Tommy Gunn series: book 2
We first met TOM Gunn, a young infantry lieutenant in the Sherwood Foresters, just back on leave from India as Europe catches ablaze in the chaotic summer of 1914.
He joined a hastily formed mixed battalion of reservists, regular and territorial soldiers and found himself pitchforked into the mayhem of the Battles of the Marne, the Aisne and then the drawn-out agony of Ypres as the high hopes of summer sank into the frozen trenches of the winter of 1914.
But by the time of the brief Christmas Truce with the Germans, Acting Captain Thaddeus Gunn and his men began to realise that this was going to be a long war – and one that was expanding worldwide.
Little did he know that fate – or rather, the War Office – had plans that would take the newly promoted young captain of the Sherwood Foresters to the dangerous Mediterranean shores of Gallipoli and then the hell of Loos ….
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‘Fantastic detail. He really captures the mood both on the home front and as the troops go into battle. A really authentic piece of work.’ Nick Gordon, award-winning journalist and ex-deputy editor: Daily Mail
‘If Hughes-Wilson finishes this sequence of novels it will be an unique achievement’ Rick Gekoski, Chair of Judges for the 2011 Man Booker International Prize, author and rare book dealer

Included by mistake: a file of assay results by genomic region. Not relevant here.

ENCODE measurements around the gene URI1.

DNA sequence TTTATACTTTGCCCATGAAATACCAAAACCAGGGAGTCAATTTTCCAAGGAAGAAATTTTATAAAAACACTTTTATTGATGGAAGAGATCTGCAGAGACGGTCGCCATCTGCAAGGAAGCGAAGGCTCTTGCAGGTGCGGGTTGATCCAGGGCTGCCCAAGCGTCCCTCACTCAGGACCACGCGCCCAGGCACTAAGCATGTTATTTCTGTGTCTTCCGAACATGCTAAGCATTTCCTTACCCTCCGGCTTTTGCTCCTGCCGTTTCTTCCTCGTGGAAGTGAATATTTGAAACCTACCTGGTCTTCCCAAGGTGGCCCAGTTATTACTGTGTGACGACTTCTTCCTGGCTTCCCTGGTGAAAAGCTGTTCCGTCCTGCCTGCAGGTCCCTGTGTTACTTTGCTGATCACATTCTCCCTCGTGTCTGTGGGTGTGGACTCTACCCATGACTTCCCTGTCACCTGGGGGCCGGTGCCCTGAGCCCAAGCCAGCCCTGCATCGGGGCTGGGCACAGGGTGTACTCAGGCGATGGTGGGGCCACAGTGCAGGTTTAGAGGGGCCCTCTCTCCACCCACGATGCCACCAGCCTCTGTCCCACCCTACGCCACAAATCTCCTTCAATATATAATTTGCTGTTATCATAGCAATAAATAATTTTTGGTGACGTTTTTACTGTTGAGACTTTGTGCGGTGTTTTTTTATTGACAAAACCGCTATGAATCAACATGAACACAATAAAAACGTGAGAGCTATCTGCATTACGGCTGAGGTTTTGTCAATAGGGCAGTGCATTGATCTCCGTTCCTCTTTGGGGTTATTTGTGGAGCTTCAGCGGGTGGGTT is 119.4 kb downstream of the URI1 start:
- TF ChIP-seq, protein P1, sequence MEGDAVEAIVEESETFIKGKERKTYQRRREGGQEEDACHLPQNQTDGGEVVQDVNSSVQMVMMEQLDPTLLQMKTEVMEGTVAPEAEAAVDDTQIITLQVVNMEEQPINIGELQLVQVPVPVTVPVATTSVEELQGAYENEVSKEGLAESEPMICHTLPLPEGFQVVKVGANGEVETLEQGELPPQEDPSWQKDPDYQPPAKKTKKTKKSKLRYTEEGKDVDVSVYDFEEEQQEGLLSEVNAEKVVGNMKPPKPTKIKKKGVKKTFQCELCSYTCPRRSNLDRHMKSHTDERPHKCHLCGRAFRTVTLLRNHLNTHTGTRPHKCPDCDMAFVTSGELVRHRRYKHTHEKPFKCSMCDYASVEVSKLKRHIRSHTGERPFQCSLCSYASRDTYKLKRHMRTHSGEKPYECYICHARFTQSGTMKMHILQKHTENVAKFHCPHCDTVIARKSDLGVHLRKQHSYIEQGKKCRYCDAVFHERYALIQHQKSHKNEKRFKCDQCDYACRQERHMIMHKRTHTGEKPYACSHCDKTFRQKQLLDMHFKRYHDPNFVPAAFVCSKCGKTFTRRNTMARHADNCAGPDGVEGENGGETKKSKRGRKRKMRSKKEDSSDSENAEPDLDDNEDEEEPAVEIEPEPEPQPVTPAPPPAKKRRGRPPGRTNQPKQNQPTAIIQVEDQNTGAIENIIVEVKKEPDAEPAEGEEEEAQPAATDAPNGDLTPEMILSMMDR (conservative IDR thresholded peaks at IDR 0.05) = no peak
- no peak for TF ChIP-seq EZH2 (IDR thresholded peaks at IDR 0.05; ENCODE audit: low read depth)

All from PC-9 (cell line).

‘If you enjoyed Flashman and Sharpe, you will love Tommy Gunn.’ International Guild of Battlefield Guides
‘These gripping novels have the triple advantage of being superbly written, true to life down to the last military detail, and very exciting.’ Professor Andrew Roberts, author, historian and Fellow of the Royal Historical Society
‘From the moment in this remarkable series of novels that we meet young infantry officer Thaddeus Gunn fighting in the heat and dust of the North-West Frontier in 1913, his tale fairly rattles along, like a well-oiled Vickers machine-gun. It sweeps us out on a rip-roaring tide to Ypres, the shores of Gallipoli then back into the charnel houses of the Somme and Passchendaele, before pitching us alongside him to fight the final hectic battles of 1918. This is a unique story about a very human and sympathetic character, worthy of being described as ‘the Sharpe of the Great War. The volumes I have read are hugely enjoyable page turners, to be sure, with a real whiff of cordite.’ Jon Cooksey, World War I historian, TV presenter, military historian and author of The Barnsley Pals, Harry’s War, The Western Front – Blood and Iron in Battlefields Review